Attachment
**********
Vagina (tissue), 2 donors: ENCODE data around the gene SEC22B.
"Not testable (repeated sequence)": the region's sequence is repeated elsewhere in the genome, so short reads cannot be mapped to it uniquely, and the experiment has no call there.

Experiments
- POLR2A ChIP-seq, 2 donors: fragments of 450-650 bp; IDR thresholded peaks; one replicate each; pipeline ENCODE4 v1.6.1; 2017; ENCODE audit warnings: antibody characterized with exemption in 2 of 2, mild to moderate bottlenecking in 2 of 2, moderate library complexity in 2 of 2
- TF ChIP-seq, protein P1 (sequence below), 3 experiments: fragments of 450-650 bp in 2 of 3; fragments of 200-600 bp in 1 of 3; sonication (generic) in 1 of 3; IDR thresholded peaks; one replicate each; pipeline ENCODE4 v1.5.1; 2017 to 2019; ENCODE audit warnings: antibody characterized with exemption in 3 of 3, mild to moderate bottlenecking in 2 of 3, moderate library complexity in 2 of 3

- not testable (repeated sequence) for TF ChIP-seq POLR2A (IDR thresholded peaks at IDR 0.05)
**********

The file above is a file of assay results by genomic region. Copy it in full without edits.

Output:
Vagina (tissue), 2 donors: ENCODE data around the gene SEC22B.
"Not testable (repeated sequence)": the region's sequence is repeated elsewhere in the genome, so short reads cannot be mapped to it uniquely, and the experiment has no call there.

Experiments
- POLR2A ChIP-seq, 2 donors: fragments of 450-650 bp; IDR thresholded peaks; one replicate each; pipeline ENCODE4 v1.6.1; 2017; ENCODE audit warnings: antibody characterized with exemption in 2 of 2, mild to moderate bottlenecking in 2 of 2, moderate library complexity in 2 of 2
- TF ChIP-seq, protein P1 (sequence below), 3 experiments: fragments of 450-650 bp in 2 of 3; fragments of 200-600 bp in 1 of 3; sonication (generic) in 1 of 3; IDR thresholded peaks; one replicate each; pipeline ENCODE4 v1.5.1; 2017 to 2019; ENCODE audit warnings: antibody characterized with exemption in 3 of 3, mild to moderate bottlenecking in 2 of 3, moderate library complexity in 2 of 3

- not testable (repeated sequence) for TF ChIP-seq POLR2A (IDR thresholded peaks at IDR 0.05)